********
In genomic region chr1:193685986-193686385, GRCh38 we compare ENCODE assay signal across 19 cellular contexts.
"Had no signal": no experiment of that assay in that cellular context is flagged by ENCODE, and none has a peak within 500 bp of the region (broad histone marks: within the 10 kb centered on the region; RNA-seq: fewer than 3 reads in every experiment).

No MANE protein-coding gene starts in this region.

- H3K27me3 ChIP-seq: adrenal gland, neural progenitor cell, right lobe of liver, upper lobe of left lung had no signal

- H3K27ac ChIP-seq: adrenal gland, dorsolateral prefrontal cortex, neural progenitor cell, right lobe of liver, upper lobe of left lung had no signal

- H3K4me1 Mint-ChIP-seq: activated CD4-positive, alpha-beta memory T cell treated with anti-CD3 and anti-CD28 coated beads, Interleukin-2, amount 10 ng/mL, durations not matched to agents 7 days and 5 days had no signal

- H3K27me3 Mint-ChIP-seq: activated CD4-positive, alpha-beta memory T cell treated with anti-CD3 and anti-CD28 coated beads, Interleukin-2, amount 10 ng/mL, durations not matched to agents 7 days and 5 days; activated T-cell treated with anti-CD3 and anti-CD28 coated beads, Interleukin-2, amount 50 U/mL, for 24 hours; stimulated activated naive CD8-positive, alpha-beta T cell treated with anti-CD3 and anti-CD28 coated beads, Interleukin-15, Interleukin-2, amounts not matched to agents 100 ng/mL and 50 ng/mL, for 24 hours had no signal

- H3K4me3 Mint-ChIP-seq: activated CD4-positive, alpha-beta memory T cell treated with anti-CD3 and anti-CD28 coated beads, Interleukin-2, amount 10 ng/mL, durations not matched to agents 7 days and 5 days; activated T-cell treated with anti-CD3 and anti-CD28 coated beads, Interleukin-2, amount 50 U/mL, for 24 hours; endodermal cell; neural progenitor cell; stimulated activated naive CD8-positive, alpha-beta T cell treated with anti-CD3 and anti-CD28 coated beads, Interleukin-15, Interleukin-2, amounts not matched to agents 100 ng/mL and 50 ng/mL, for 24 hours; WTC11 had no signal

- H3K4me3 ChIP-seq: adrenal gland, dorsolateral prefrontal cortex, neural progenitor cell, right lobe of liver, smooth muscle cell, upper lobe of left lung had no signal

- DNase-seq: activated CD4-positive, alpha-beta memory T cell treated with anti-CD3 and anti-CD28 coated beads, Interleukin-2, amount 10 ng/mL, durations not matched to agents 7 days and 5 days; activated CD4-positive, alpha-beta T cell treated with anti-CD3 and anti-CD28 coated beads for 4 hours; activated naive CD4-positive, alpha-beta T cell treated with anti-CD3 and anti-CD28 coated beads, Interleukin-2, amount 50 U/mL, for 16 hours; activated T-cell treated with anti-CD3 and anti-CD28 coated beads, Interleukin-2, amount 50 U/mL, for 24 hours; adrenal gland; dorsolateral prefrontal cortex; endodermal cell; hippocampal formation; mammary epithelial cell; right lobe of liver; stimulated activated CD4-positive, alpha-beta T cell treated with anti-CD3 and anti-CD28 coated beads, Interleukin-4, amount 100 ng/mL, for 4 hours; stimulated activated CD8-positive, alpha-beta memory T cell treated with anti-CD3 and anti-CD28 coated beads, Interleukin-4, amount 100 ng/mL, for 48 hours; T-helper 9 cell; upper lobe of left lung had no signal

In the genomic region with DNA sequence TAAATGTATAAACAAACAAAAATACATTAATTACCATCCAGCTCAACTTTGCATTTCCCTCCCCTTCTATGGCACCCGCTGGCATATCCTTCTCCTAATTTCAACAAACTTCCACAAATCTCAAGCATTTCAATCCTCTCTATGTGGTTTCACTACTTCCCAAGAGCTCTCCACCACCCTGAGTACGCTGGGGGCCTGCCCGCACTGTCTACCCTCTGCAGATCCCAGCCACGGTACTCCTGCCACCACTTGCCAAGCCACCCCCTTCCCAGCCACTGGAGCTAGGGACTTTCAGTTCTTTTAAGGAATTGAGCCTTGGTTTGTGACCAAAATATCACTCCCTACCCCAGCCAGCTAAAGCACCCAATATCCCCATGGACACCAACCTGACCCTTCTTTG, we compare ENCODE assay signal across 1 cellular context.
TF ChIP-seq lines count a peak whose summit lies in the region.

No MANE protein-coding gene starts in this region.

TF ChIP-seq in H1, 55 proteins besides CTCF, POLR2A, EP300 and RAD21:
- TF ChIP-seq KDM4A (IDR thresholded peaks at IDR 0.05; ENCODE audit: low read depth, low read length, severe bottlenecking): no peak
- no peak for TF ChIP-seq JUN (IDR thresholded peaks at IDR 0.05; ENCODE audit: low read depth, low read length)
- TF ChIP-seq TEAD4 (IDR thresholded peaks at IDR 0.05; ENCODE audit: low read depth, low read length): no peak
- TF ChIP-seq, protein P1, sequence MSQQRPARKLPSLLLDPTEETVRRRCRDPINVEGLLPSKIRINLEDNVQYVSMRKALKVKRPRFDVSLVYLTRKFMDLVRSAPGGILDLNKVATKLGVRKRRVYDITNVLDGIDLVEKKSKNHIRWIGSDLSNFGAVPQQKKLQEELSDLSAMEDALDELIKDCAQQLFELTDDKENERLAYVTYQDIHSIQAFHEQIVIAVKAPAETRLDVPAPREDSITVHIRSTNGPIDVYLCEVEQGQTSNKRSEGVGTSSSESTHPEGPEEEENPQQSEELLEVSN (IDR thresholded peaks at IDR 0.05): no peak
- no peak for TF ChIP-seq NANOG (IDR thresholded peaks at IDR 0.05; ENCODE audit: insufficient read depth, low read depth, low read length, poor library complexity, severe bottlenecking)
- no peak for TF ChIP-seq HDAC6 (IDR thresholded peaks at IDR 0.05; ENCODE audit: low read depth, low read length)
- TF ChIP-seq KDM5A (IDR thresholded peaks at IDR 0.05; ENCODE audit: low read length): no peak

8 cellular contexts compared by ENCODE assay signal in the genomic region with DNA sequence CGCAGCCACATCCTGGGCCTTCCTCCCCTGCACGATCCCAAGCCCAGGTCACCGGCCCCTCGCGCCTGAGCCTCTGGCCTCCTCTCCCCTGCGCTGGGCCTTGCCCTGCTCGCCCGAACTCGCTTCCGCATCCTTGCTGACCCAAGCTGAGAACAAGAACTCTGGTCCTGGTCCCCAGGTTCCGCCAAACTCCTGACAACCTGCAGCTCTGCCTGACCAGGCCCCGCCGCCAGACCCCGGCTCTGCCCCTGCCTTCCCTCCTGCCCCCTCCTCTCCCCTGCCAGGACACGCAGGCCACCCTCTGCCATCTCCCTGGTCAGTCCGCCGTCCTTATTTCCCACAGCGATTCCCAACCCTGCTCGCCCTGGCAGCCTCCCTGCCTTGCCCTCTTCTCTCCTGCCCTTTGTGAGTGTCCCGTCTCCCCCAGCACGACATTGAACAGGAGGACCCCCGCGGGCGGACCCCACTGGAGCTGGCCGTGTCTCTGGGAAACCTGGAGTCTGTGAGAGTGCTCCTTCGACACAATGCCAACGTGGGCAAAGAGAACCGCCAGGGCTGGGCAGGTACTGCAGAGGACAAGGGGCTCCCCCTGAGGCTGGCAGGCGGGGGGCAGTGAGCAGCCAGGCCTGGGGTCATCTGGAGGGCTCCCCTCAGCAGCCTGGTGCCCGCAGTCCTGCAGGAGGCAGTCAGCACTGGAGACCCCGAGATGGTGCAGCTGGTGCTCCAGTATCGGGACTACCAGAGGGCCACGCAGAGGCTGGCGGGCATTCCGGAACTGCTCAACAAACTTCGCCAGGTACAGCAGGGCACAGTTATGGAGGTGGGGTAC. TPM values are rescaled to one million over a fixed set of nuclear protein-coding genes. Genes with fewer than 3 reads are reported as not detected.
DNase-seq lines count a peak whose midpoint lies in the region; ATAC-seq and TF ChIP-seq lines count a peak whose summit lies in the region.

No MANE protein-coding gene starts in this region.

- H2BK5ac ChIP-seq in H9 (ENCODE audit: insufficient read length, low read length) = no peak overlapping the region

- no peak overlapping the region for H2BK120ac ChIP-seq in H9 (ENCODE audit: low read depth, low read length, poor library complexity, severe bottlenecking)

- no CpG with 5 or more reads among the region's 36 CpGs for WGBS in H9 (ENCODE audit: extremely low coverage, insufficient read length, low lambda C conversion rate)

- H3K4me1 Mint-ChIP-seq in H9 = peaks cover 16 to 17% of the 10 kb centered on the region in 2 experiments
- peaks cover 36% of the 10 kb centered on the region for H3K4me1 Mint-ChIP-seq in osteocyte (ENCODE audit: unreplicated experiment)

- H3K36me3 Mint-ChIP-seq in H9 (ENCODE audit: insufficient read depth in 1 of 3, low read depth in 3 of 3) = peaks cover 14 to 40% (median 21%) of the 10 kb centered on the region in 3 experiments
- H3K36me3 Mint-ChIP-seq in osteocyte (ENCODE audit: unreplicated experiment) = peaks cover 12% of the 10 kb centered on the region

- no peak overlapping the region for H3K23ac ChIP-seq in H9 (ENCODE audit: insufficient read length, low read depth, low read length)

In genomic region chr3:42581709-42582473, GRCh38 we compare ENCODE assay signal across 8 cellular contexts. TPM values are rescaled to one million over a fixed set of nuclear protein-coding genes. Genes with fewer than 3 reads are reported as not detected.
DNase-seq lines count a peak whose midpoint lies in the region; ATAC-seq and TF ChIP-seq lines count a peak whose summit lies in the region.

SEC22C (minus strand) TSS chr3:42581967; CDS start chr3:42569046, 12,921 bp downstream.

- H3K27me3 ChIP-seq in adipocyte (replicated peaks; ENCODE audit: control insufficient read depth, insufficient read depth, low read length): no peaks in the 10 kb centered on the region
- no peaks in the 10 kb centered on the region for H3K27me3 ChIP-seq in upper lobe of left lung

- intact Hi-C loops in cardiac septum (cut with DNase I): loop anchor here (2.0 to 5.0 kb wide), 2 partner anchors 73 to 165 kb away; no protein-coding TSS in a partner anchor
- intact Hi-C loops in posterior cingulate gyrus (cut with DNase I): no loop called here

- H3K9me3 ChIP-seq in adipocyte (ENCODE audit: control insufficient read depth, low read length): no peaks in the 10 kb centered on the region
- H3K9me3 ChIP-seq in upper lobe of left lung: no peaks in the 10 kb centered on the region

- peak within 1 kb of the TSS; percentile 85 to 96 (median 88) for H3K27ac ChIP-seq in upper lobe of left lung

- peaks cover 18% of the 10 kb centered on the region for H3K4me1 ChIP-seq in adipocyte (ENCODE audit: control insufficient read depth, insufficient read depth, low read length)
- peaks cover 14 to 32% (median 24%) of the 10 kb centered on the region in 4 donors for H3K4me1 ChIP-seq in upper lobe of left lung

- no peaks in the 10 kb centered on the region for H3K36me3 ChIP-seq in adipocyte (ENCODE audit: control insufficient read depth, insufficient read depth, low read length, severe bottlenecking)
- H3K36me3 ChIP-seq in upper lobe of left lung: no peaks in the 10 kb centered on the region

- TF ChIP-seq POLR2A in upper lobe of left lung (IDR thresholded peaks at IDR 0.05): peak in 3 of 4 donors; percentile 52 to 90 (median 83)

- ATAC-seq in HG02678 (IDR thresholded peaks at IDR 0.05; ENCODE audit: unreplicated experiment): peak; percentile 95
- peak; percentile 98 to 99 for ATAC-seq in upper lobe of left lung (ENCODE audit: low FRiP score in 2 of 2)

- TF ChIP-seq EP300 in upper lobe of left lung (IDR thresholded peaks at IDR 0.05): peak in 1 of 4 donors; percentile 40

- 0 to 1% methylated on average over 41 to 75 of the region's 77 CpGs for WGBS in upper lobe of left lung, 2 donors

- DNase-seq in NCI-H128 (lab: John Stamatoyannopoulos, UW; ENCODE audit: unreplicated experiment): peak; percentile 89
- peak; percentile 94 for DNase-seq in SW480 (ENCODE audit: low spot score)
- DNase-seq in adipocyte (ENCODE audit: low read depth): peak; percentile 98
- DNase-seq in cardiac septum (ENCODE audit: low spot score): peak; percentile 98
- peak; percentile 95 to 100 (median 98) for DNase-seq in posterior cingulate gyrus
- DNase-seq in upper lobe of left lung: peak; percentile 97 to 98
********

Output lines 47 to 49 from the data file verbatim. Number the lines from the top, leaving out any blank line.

- TF ChIP-seq POLR2A in upper lobe of left lung (IDR thresholded peaks at IDR 0.05): peak in 3 of 4 donors; percentile 52 to 90 (median 83)

- ATAC-seq in HG02678 (IDR thresholded peaks at IDR 0.05; ENCODE audit: unreplicated experiment): peak; percentile 95
- peak; percentile 98 to 99 for ATAC-seq in upper lobe of left lung (ENCODE audit: low FRiP score in 2 of 2)